As a communications trainer, I often find myself interrupting my students. One day, I had divided my class into two groups to hold practice meetings. I challenged them to use a timer to keep the meeting focused and on track.
One group was very vigilant about using the timer; the other was not. At one point, I interrupted the group not using a timer to challenge their decision. During our debrief, we discussed the impact that choice had on their effectiveness in completing the task.
Photo: Melinda Meyer / Flickr
Having Influence by Choice
We all make many choices everyday. Some choices are good, others are bad. Some choices are downright catastrophic. Some are rather insignificant — should I wear blue or green today? Others are life-changing: which university should I attend? Should I get married?
Each choice is made possible by free will. And this issue of free will, one of my core beliefs, has prevented me from fully embracing a strong pro-life stance in the past.
Each individual has a sphere of influence — friends, family, classmates or coworkers. Within my sphere are my students, who are often high achievers and not easily influenced. Because their learning is my responsibility, I infringe upon their free will with no qualms; they will never grow in their ability to communicate clearly if I don’t challenge their habits and push them to change.
How can I do this effectively? It is only possible when I have taken the time to practice connective listening, to build a relationship with the students and to hear out their hopes, dreams, and goals.
Photo: Foto Michel / Flickr
Consequently, if I have influence, I have responsibility for challenging, informing, coaching, and mentoring — knowing that the final decision rests with the individual.
Free Will as Given by God
Speaking as a Biblically educated layperson, I have always viewed free will as a keystone to how God relates to individuals. “God doesn’t want robots,” my pastor has said. “He wants a family, so He gave man free will.” It is my choice to love and follow Christ that makes the relationship so deeply meaningful.
In 1 Timothy 2:4, Paul explains that God “desires all people to be saved and to come to the knowledge of the truth.” We know that not all people are saved, but that is God’s desire; it is our choice to turn to Him or not.
As this is the case, by extension I have always interpreted this to also mean that I cannot judge, coerce, pressure, or otherwise infringe upon the free will of others, even when their choices are detrimental to themselves.
Photo: Tim Caynes / Flickr
Because I believe in free will so strongly, I have often felt I had no place to criticize the decisions of others, especially those with whom I have no influence. However, in recent months, I have expanded my view of who is within my circle of influence and to whom I have responsibility.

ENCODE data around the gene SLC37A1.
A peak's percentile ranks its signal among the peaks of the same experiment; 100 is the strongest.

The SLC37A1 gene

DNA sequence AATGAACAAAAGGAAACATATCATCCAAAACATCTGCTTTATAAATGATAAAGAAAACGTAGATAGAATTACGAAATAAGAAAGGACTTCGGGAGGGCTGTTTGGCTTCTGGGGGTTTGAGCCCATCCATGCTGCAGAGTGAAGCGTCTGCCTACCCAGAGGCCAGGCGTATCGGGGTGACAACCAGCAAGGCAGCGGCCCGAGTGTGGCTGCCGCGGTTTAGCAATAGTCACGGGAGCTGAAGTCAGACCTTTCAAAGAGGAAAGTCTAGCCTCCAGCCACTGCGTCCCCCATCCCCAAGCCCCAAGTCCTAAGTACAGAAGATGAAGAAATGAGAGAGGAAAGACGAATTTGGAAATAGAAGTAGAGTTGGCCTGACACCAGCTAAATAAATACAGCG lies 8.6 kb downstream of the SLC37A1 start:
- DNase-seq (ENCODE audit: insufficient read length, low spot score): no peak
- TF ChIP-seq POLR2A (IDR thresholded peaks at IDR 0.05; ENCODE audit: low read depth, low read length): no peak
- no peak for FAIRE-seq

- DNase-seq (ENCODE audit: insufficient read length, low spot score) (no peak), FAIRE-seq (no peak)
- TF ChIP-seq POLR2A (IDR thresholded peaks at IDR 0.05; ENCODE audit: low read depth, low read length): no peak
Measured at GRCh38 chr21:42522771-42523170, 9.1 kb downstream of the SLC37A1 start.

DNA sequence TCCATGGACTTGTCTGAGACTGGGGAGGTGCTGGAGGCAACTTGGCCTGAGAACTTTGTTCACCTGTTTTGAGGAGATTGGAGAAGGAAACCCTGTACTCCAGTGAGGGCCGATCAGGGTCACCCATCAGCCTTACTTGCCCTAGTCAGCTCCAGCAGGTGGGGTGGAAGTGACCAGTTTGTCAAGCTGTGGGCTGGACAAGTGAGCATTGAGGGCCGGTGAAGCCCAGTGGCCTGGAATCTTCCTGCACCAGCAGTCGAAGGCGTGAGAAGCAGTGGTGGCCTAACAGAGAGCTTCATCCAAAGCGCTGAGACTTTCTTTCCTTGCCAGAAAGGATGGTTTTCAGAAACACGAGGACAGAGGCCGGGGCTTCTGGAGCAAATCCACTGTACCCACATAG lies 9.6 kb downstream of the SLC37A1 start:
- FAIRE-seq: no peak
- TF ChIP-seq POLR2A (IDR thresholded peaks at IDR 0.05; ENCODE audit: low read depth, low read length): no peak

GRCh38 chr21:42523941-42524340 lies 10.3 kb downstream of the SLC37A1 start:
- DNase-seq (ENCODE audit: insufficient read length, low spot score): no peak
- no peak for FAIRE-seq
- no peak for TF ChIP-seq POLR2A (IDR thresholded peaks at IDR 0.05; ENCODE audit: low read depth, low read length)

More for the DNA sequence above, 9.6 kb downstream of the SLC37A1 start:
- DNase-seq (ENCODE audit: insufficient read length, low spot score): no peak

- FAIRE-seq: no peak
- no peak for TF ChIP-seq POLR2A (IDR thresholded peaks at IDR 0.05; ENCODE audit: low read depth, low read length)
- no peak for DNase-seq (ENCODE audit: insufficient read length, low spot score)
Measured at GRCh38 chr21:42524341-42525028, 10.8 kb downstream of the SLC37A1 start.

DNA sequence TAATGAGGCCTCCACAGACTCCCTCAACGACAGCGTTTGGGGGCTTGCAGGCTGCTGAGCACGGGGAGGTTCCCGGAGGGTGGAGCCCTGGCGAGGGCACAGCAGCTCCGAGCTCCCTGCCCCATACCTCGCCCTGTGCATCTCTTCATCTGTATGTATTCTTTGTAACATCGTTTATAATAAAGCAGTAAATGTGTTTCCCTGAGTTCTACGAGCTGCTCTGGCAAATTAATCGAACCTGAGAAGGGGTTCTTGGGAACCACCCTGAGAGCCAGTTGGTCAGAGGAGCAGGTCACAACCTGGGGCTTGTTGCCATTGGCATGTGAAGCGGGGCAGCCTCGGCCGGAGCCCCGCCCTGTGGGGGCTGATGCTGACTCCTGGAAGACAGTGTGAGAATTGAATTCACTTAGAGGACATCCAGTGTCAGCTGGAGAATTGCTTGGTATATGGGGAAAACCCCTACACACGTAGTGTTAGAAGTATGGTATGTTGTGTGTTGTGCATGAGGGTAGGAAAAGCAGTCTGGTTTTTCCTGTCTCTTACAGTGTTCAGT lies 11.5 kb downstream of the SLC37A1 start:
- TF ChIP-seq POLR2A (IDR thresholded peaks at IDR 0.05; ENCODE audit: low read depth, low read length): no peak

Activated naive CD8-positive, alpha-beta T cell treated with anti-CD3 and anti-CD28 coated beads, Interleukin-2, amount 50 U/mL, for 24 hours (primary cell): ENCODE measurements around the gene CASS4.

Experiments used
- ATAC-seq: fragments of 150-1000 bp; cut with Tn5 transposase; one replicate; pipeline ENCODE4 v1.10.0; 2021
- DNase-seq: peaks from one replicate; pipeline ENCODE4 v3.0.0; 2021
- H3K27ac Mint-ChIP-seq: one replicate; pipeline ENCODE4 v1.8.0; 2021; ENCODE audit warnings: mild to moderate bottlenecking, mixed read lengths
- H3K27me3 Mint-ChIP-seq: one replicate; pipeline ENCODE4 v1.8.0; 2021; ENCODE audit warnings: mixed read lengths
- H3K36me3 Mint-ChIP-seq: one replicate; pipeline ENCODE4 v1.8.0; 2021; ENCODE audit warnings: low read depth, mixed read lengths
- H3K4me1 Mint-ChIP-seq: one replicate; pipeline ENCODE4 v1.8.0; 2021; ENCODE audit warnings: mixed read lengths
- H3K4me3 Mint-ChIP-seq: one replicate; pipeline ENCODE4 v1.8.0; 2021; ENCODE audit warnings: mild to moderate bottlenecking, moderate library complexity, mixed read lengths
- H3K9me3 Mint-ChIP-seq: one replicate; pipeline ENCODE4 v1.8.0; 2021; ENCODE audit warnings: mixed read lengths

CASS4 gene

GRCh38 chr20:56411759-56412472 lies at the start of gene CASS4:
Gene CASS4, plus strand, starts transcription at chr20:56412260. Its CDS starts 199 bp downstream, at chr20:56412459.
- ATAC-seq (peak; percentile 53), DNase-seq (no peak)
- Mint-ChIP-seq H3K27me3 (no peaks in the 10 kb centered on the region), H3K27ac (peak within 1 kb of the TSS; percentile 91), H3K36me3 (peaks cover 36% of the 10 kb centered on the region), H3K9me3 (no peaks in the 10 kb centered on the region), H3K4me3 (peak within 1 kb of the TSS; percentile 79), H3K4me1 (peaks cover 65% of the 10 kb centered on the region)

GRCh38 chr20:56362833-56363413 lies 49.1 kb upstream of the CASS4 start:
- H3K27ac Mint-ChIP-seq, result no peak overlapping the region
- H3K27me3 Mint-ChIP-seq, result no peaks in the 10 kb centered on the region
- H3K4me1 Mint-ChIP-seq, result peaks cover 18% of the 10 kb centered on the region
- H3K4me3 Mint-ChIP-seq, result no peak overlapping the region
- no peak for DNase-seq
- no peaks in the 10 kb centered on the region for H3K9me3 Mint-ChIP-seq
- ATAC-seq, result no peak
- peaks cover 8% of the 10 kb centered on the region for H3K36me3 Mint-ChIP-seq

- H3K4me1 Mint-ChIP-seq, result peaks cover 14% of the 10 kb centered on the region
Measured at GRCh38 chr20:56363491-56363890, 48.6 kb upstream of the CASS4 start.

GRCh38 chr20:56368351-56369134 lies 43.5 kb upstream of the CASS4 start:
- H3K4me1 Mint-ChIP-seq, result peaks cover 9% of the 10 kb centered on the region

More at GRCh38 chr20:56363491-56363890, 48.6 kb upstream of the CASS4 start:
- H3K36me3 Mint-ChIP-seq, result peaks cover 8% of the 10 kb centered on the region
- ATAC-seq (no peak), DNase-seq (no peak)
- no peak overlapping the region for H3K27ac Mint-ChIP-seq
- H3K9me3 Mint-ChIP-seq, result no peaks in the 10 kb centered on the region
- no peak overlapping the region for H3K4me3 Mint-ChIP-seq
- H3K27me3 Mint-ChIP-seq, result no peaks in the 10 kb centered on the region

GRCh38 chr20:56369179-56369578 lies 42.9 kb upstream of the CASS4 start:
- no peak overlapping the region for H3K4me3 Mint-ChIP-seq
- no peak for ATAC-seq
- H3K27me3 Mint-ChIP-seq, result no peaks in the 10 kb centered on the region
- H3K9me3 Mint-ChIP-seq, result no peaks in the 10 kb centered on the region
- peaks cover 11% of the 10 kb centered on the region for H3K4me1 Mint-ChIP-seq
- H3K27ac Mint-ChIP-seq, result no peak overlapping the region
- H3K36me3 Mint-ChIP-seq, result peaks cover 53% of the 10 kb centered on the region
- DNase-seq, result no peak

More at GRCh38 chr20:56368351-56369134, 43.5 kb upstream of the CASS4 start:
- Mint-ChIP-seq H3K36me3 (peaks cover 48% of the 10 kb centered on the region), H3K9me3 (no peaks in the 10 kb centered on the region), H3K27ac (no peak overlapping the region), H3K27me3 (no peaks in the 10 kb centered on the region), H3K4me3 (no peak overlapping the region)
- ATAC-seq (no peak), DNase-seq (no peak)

Influencing expanding circles must be done wisely, not through coercive measures or through manipulation. In their book Real Influence, Mark Goulston and John Ullmen describe what they call “connected influence,” a means of influence based on collaboration rather than competition, relationship and understanding rather than authority and reason.
They describe practical steps people can take to increase their connected influence. It is only in this way that I can possibly even consider infringing upon another’s free will, influencing another’s choice.
Previously, I didn’t consider American culture in general or the issue of life in particular as within my realm of responsibility; I have seen the entire pro-choice movement as outside my field of influence.
Now, just as I assign presentations to my students, the Great Teacher of Life has highlighted an assignment so large it has made me rearrange my priorities. God has called me to exert influence on the culture, if even in a very small way, and the issue of life falls within that realm of responsibility.
It is not only my responsibility. We as a Church universal are responsible for our communities. However, as the church in general hasn’t taken responsibility for influencing and directing the culture, other perspectives and worldviews have been happy to fill the void.
Photo: UnionDocs / Flickr
Too long have we surrendered responsibility for our communities, our society, and our national culture. It is time to start connecting with the people around us and exerting the gentle, loving influence of Christ as a first step to changing from a culture of death to a culture of life.
As Deuteronomy 30:19 says, “I call heaven and earth to witness against you today, that I have set before you life and death, blessing and curse. Therefore choose life, that you and your offspring may live.”